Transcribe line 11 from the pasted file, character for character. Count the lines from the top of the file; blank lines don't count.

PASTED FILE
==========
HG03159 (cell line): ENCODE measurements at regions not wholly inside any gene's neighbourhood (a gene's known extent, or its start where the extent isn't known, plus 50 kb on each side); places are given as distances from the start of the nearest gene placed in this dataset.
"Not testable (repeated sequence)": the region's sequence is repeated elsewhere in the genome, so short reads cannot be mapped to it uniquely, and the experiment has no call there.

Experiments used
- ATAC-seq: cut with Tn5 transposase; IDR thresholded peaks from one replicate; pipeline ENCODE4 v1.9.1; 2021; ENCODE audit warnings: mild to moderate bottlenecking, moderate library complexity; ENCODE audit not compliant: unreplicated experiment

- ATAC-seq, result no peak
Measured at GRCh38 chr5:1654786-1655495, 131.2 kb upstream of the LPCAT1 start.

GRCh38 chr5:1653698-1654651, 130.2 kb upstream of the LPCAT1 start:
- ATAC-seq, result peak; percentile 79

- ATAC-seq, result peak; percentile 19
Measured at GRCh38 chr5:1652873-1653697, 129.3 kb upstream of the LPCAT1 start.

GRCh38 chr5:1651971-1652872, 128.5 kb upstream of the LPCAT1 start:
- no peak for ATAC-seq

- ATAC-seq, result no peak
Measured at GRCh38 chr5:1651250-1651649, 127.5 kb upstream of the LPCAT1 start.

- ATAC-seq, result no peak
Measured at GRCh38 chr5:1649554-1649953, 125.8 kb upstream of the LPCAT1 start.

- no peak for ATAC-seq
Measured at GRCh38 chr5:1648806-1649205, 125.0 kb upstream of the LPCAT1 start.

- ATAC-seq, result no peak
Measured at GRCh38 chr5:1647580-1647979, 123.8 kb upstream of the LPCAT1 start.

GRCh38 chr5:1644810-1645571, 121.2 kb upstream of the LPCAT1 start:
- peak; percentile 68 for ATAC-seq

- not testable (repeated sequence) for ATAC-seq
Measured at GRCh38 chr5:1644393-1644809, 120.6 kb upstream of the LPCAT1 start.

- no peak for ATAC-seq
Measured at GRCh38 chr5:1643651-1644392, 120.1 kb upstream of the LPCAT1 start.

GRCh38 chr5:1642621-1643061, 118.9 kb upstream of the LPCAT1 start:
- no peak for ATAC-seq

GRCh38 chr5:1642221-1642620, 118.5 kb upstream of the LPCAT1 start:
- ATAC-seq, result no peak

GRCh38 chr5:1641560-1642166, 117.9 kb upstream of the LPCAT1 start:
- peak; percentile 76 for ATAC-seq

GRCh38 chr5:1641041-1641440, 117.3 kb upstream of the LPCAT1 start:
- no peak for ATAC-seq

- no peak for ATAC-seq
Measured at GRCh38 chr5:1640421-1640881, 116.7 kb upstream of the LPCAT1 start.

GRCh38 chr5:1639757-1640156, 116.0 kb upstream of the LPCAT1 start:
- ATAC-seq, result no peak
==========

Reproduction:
GRCh38 chr5:1651971-1652872, 128.5 kb upstream of the LPCAT1 start: